As a father, ours was a traditionalist. That meant he ruled the roost, and he was very tough, demanding and occasionally demeaning. As my brother said, our dinner table questioning was intended to promote learning and valued intelligence, but could occasionally make you feel pretty stupid. And that was okay. Scholarship, performance, achievement, contribution, production, responsibility and integrity were the values my dad drilled into us, every day. It was not always easy to be our dad's sons. But we absorbed the lessons. And as you grow older, you appreciate them more and more, and you understand the source of the lessons better and better. He was trying to teach us how to be good men because he loved us and wanted the best for us.
Dad was a bit of a Renaissance man. Though he was a surgeon, he was passionate about art, music, history, world affairs and travel. He was unusual in that he genuinely knew a lot about a lot. He prized debate and argument. He forced us into it, goaded us into it. He had capitalism in his brain, but socialism in his heart, and -- especially as I got older -- this prompted high volume debate and disagreement. That was how we spent our time. We talked about what was going on, or had gone on, in the world and usually argued about it.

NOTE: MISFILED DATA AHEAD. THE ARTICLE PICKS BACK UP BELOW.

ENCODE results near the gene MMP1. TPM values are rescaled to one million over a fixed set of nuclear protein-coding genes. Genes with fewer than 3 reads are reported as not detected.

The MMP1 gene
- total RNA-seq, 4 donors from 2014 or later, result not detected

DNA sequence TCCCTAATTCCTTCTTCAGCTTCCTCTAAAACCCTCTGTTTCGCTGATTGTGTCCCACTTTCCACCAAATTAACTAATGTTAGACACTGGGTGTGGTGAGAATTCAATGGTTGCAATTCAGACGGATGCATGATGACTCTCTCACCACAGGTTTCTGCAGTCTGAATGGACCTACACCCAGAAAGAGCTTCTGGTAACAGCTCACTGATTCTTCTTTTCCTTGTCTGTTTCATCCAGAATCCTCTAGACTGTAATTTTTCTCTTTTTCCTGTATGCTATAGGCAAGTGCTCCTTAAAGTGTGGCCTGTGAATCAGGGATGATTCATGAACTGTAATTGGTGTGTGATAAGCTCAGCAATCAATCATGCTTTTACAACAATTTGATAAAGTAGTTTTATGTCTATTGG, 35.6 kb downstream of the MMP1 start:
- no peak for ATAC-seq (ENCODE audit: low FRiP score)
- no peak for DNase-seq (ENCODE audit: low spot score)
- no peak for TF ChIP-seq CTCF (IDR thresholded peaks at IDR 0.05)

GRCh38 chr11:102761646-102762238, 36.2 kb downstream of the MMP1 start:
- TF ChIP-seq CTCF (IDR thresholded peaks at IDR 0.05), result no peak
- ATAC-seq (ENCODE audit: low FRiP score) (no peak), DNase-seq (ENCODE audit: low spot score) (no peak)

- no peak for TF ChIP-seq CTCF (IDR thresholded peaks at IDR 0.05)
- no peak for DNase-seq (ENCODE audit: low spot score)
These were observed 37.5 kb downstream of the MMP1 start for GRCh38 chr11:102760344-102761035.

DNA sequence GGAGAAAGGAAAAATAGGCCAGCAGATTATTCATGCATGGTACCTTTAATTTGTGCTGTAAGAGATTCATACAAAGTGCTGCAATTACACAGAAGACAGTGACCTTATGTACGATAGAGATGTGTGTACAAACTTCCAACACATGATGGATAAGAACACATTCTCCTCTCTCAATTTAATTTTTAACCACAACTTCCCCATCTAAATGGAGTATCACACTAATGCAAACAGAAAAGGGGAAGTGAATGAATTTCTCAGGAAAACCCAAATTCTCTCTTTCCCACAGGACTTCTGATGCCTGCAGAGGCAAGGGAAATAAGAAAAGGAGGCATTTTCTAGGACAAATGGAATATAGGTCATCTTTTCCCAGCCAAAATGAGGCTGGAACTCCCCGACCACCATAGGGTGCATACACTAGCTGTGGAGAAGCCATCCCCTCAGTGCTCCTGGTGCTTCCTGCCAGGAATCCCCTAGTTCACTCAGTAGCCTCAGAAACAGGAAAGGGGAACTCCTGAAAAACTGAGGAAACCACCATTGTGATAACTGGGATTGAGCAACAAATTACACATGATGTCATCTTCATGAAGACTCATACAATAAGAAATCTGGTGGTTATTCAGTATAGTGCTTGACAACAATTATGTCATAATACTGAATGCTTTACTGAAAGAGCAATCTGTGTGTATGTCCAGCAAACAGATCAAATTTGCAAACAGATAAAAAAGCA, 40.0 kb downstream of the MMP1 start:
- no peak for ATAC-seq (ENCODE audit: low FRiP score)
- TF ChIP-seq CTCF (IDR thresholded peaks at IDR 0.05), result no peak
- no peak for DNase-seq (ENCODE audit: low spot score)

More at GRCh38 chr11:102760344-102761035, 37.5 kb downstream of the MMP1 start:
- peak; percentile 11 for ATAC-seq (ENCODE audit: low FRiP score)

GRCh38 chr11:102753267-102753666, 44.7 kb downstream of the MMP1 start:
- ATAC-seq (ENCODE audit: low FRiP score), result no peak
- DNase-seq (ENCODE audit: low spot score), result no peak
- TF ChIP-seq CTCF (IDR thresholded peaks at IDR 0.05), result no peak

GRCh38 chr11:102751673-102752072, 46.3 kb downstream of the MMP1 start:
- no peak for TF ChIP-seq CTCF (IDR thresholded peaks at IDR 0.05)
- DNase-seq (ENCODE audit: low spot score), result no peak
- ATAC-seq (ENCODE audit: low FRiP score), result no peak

Whereas my brother shared many of the same interests my father did -- think opera, symphony, silver, crystal and porcelain -- I think I mystified my old man. I was not much interested in these old world European things. I was a first generation American sports fanatic. I wanted to go to boarding school, sleepaway camp, hang out with my friends, chase girls. And to his credit, as long as my grades were good, he let me do my thing. I came to appreciate and enjoy many of the things he did over time, but early on I rejected the old world interests. Though I spoke Spanish before English, by the time I was five, I would only speak English. Only later would I remaster the language. Since I did pay attention to the same priorities that he cared for, he ultimately embraced my "Americanism," though even until last week it was occasionally bewildering to him. That makes me laugh a bit, and it made him laugh too.